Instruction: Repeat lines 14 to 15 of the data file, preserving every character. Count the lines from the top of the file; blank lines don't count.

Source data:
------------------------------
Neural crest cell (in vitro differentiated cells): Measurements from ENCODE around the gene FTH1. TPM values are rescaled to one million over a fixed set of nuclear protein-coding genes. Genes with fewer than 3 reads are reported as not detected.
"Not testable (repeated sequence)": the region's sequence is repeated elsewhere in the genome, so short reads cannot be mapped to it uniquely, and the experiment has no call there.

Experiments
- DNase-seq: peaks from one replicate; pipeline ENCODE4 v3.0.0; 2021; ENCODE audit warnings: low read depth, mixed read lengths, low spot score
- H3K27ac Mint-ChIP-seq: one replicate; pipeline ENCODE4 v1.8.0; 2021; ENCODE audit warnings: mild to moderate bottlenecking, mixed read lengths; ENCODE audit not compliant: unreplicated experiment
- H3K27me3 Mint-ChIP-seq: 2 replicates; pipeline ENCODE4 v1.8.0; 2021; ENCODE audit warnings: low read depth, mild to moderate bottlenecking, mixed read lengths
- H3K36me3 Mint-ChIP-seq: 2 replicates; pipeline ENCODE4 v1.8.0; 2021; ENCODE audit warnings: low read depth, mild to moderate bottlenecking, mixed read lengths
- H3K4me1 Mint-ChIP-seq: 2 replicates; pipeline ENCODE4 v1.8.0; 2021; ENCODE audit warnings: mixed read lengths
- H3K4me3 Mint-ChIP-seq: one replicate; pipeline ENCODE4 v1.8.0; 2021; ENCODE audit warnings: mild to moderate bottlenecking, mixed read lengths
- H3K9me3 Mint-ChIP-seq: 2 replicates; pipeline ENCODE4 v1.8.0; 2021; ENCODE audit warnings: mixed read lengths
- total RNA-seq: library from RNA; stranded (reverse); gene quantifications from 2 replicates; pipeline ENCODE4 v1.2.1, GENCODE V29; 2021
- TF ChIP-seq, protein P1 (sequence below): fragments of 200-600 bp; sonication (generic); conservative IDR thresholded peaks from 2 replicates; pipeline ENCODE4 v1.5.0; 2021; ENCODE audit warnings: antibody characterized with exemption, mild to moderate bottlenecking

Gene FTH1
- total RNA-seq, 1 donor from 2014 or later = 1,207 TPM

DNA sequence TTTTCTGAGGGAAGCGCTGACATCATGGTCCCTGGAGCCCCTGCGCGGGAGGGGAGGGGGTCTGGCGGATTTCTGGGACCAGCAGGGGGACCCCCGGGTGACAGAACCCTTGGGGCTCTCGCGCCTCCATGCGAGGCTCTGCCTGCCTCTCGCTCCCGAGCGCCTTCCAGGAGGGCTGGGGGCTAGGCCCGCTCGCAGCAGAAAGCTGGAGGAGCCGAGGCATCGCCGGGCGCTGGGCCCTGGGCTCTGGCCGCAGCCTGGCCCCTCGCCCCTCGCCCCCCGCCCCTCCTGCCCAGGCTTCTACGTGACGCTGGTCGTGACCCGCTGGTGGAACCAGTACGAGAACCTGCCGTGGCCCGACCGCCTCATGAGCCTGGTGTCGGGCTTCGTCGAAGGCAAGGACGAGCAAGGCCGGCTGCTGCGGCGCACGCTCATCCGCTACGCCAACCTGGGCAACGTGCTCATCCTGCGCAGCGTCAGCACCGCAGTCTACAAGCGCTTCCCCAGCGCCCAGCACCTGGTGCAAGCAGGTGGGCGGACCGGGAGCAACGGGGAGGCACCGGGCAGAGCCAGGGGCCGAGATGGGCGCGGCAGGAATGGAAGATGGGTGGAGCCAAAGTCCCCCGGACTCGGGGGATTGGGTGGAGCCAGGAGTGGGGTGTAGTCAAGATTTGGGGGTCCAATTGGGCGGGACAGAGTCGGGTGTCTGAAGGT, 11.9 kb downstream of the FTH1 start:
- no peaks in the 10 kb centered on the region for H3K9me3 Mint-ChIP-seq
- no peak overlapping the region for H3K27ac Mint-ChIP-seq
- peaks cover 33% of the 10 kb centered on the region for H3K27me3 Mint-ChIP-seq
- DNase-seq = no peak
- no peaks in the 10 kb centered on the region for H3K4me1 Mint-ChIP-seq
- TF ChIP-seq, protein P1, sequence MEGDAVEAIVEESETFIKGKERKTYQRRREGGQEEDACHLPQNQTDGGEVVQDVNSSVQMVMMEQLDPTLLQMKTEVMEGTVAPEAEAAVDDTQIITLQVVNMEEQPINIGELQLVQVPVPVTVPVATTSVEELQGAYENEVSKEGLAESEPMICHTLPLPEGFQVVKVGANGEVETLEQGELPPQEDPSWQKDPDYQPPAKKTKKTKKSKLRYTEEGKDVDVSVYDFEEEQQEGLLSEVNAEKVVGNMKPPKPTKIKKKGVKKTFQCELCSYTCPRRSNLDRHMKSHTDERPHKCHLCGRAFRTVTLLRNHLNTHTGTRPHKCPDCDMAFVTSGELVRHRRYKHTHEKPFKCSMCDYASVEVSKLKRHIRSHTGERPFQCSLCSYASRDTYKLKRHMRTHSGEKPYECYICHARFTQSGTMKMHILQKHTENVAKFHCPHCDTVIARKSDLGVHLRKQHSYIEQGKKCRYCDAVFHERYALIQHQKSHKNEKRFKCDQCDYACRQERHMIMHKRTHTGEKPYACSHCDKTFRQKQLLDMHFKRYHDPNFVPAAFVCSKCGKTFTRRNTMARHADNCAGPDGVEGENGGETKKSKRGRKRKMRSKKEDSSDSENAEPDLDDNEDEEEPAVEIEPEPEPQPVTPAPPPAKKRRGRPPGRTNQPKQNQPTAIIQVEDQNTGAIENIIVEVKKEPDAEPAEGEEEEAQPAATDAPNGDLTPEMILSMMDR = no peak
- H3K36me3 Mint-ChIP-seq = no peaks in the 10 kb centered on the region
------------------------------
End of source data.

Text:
- total RNA-seq, 1 donor from 2014 or later = 1,207 TPM

DNA sequence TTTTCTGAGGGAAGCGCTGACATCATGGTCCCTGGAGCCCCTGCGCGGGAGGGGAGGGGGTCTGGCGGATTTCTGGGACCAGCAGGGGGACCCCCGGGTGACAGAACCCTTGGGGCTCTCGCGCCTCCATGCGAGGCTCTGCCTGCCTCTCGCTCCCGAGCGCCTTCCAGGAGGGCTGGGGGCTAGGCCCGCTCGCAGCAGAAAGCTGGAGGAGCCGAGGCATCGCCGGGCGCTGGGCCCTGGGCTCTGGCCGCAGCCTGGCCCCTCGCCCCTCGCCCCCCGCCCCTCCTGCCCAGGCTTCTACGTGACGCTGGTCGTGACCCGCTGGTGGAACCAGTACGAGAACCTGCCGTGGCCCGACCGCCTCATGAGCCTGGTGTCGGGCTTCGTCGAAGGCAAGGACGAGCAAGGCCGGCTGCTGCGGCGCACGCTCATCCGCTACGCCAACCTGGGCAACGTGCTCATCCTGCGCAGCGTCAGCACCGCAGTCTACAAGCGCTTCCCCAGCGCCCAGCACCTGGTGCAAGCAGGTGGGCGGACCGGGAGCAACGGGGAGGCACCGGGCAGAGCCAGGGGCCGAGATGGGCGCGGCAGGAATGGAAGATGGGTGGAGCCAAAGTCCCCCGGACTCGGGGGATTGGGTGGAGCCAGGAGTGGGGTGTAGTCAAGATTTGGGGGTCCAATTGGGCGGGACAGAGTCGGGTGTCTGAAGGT, 11.9 kb downstream of the FTH1 start: